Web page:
A history and business lesson

When people retain their civility, it can bring mutual opportunities


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In a small state like New Hampshire, especially in an earlier era when the population was smaller, politics was less combative and candidates had “opponents,” not “enemies.” Participating in public affairs could lead to meaningful business and lifelong personal relationships.

I was reminded of these facts in late June, when the obituary of Thomas A. Corcoran, 85, appeared in the NH Union Leader.

In 1960, Tom Corcoran became the most accomplished Olympic skier ever to represent the United States up to that time. Later, he became a significant New Hampshire businessman and founder of the Waterville Company, which developed the Waterville Valley resort. His relationship with the law firm in which I have worked since 1972 is a significant part of its history, and the story is a lesson in how one never knows where business is going to come from.

The story starts with our name partner, Perkins Bass, then a congressman, deciding to run for the U.S. Senate in 1962, for the unfinished term of the late Styles Bridges, who was replaced by Gov. Wesley Powell with Powell’s law partner, Maurice Murphy.

In the primary, Bass, congressman from the 2nd District, was the moderate Republican, with Murphy trying to get elected to the seat, and Mrs. Doloris Bridges, widow of the late senator, the candidate of the right and Union Leader publisher William Loeb.

Bill Phinney, Bill Green, Kim Zachos and Dick Morse of our firm all were key parts of the Bass campaign team.

Democrats had to nominate someone, even though the GOP had had a lock on elective office for some time in New Hampshire, and Thomas J. McIntyre, mayor of Laconia, was nominated.

Bass won the primary, angering Loeb.

Meanwhile, the above-mentioned Powell ran for a third term as governor, something no one ever had achieved since two-year terms were adopted. Powell was beaten in the primary by John Pillsbury of Public Service Company of New Hampshire. The Democratic nomination went to the minority leader of the NH House, John W. King, who immediately labeled Pillsbury “Reddy Kilowatt.”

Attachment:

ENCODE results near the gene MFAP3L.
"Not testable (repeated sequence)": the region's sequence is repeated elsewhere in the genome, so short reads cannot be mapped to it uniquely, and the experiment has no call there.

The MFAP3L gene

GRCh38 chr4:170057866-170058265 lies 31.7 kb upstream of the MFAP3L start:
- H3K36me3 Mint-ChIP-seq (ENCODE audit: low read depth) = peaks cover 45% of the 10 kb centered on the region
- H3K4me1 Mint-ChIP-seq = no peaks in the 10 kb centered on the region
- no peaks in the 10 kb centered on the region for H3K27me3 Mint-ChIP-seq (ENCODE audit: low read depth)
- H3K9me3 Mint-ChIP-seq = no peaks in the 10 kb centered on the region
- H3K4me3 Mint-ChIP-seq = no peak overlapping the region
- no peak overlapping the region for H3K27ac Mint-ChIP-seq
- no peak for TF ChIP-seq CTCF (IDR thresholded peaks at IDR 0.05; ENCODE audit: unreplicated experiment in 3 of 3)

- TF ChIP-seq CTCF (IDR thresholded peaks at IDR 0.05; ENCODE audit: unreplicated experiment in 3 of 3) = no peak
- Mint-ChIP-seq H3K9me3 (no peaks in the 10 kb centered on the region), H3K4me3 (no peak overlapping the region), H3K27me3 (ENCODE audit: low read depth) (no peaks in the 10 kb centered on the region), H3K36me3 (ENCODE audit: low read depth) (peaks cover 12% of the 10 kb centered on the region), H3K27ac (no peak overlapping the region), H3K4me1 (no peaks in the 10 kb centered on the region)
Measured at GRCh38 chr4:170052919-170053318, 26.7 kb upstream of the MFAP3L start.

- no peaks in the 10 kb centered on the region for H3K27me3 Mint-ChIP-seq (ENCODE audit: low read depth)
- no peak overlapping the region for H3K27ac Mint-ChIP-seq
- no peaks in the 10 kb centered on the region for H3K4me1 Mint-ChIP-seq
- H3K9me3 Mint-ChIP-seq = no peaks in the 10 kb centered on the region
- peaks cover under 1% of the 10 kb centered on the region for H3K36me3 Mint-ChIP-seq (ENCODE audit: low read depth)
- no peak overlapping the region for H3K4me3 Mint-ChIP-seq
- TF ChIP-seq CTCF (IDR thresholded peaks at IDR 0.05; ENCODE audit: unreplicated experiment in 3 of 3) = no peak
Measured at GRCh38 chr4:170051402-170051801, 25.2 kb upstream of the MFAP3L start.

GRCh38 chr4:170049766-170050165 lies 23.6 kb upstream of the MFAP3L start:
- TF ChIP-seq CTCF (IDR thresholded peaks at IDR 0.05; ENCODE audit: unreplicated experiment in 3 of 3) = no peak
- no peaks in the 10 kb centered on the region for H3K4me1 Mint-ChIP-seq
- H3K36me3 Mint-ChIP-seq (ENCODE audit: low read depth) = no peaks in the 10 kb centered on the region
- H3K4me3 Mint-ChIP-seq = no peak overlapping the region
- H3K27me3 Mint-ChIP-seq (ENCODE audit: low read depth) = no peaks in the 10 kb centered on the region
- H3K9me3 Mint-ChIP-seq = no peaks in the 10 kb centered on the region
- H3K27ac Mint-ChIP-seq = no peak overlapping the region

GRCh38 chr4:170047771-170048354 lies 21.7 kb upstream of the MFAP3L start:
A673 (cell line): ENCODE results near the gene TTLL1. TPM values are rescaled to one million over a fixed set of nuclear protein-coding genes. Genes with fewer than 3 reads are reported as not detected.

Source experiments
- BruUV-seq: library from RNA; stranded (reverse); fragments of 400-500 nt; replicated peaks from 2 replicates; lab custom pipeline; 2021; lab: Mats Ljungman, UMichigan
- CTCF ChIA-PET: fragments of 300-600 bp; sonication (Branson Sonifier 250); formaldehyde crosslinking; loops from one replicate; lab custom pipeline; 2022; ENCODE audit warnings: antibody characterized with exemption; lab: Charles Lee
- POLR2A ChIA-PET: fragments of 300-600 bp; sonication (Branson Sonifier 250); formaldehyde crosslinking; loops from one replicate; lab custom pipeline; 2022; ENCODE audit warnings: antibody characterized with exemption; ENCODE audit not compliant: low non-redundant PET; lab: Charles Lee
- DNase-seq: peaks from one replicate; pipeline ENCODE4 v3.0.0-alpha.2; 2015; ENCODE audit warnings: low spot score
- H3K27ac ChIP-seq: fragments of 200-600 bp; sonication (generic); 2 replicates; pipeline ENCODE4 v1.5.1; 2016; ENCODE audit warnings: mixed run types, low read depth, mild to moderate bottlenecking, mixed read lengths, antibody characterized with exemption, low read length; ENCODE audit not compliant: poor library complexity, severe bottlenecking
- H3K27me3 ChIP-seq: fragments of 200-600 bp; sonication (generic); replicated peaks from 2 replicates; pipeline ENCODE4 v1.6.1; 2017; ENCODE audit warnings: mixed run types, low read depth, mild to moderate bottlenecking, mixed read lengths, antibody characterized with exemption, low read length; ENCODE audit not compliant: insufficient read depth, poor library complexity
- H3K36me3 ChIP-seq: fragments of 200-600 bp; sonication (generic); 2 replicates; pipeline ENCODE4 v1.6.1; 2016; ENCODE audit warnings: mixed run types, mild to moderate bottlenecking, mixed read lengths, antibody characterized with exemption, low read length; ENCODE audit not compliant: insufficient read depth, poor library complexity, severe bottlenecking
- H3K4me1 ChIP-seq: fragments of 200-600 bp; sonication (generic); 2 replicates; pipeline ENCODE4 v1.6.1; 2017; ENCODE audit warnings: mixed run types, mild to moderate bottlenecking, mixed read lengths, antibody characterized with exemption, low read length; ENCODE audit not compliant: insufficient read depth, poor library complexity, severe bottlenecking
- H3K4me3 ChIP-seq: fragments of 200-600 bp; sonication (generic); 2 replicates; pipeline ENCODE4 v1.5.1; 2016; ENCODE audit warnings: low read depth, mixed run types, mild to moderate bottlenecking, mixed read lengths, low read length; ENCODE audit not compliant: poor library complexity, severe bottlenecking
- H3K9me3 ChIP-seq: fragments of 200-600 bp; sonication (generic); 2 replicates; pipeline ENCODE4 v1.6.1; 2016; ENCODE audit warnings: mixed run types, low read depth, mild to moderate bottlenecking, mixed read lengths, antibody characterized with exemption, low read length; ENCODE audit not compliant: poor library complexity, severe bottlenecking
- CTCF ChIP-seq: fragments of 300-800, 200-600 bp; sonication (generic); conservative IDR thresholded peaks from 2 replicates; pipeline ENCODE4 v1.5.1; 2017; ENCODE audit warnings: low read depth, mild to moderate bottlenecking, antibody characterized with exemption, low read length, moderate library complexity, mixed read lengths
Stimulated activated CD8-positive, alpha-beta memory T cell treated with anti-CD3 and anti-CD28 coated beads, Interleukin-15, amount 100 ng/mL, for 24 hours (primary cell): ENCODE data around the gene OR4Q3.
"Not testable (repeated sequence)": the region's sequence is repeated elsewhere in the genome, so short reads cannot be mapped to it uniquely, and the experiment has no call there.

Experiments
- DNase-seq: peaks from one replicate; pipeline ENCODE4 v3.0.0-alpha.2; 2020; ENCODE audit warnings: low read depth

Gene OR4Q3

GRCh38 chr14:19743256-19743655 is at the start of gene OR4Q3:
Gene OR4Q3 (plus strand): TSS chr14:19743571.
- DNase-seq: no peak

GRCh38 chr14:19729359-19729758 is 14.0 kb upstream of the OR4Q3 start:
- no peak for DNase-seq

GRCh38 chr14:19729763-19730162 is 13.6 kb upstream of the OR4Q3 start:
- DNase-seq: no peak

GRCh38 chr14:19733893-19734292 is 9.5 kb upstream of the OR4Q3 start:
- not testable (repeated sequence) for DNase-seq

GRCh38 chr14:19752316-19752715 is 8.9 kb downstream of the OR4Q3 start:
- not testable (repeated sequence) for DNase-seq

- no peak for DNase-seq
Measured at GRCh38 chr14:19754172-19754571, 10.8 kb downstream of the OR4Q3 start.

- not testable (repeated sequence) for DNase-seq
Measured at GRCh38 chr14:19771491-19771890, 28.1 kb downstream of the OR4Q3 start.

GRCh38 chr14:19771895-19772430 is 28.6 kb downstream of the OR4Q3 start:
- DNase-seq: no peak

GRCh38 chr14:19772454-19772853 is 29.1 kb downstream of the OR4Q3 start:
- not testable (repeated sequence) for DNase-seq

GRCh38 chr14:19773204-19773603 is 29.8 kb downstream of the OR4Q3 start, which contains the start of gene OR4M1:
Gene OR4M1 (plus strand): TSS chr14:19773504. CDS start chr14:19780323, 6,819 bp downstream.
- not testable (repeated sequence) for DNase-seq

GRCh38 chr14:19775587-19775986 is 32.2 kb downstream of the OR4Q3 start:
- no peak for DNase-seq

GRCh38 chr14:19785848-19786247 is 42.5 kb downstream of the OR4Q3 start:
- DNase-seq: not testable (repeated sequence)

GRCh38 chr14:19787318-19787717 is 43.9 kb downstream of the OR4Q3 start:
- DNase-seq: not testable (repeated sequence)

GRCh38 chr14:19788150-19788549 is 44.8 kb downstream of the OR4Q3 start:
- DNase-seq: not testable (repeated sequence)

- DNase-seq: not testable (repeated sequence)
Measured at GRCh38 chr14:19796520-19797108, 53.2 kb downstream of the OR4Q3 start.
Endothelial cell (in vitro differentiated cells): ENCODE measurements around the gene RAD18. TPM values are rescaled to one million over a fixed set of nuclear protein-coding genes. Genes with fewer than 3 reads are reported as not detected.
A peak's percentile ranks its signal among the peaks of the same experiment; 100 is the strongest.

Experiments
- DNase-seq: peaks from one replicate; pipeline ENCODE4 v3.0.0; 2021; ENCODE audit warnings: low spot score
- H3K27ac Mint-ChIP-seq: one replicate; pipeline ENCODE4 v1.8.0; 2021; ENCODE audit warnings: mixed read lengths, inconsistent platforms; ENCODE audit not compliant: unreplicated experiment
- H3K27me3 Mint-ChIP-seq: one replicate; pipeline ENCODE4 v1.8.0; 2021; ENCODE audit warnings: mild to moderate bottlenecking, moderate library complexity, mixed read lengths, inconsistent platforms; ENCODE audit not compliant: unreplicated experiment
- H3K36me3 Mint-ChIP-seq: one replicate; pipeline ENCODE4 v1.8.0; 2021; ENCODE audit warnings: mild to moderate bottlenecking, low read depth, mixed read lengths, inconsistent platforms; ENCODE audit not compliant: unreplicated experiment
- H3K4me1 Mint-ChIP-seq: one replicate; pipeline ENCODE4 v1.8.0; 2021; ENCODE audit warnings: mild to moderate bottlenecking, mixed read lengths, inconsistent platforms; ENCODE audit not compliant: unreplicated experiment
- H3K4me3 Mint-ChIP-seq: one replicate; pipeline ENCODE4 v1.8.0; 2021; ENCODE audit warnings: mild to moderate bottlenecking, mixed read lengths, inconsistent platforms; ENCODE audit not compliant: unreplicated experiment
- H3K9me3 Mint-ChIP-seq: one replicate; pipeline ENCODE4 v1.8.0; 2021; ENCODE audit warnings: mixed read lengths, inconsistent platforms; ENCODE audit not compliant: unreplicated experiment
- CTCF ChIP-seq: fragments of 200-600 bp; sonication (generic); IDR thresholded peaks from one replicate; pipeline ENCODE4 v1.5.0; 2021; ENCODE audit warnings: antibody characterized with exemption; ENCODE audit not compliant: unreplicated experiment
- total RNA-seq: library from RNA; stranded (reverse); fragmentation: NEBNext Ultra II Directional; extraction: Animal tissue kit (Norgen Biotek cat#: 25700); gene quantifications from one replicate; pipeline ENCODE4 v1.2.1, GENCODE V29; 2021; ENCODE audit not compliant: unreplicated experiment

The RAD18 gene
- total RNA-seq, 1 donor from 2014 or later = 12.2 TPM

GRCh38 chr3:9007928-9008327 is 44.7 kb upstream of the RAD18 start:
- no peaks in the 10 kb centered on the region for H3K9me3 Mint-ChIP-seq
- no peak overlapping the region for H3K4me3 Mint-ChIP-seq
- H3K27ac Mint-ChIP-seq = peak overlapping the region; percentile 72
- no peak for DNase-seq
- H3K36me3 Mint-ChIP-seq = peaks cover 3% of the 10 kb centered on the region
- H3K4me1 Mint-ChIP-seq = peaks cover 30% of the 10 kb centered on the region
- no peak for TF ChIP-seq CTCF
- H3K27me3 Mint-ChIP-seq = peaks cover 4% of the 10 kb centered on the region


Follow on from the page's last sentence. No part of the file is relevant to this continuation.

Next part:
Powell took a walk. Loeb endorsed McIntyre. The GOP was split. McIntyre and King were elected, basically founding the modern Democratic Party in New Hampshire.

McIntyre’s campaign was run largely by the Dunfey brothers, who owned hospitality businesses in Hampton and Manchester. During the campaign, the Dunfeys and the Sheehan attorneys, although on opposite sides, got to know, like and respect each other.

After the election, the Dunfeys hired Bill Green and the firm to represent their hospitality empire, which grew to include the Wayfarer in Bedford, Parker House in Boston and hotels in New York and in many cities of the world. Their business kept several attorneys in the firm busy for much of their careers in the ‘60’s, ‘70’s and early ‘80’s.

Later, Thomas G. Corcoran, of Washington, D.C., the famous “Tommy the Cork” of the Roosevelt administration and later power broker for decades in Washington, inquired of his fellow Democrats, the Dunfeys, what law firm his nephew, Olympic skier Thomas A. Corcoran, should use in developing a ski area in the White Mountains.

The Dunfeys recommended Bill Green and the firm, who then formed the Waterville Company and helped acquire land and leases in the White Mountain National Forest, and were key to developing and helping the Waterville Company operate.

After many successful years of operation, during one of the economic downturns, the Waterville Company was endangered, and Tom Corcoran had to sell it to a ski conglomerate. The ski area is now owned by the family of Governor Sununu.

Bill Green and his wife Joan sat in Tommy the Cork’s seats at Ronald Reagan’s inauguration in 1980, when several of the firm’s attorneys attended, since it was also our partner, Warren Rudman’s, arrival in D.C., as a newly elected senator.

This story shows how disparate parts of life can lead to relationships, business opportunities and economic progress, if only people retain their civility and take advantage of mutual opportunities.

Brad Cook, a shareholder in the Manchester law firm of Sheehan Phinney Bass & Green, heads its government relations and estate planning groups.

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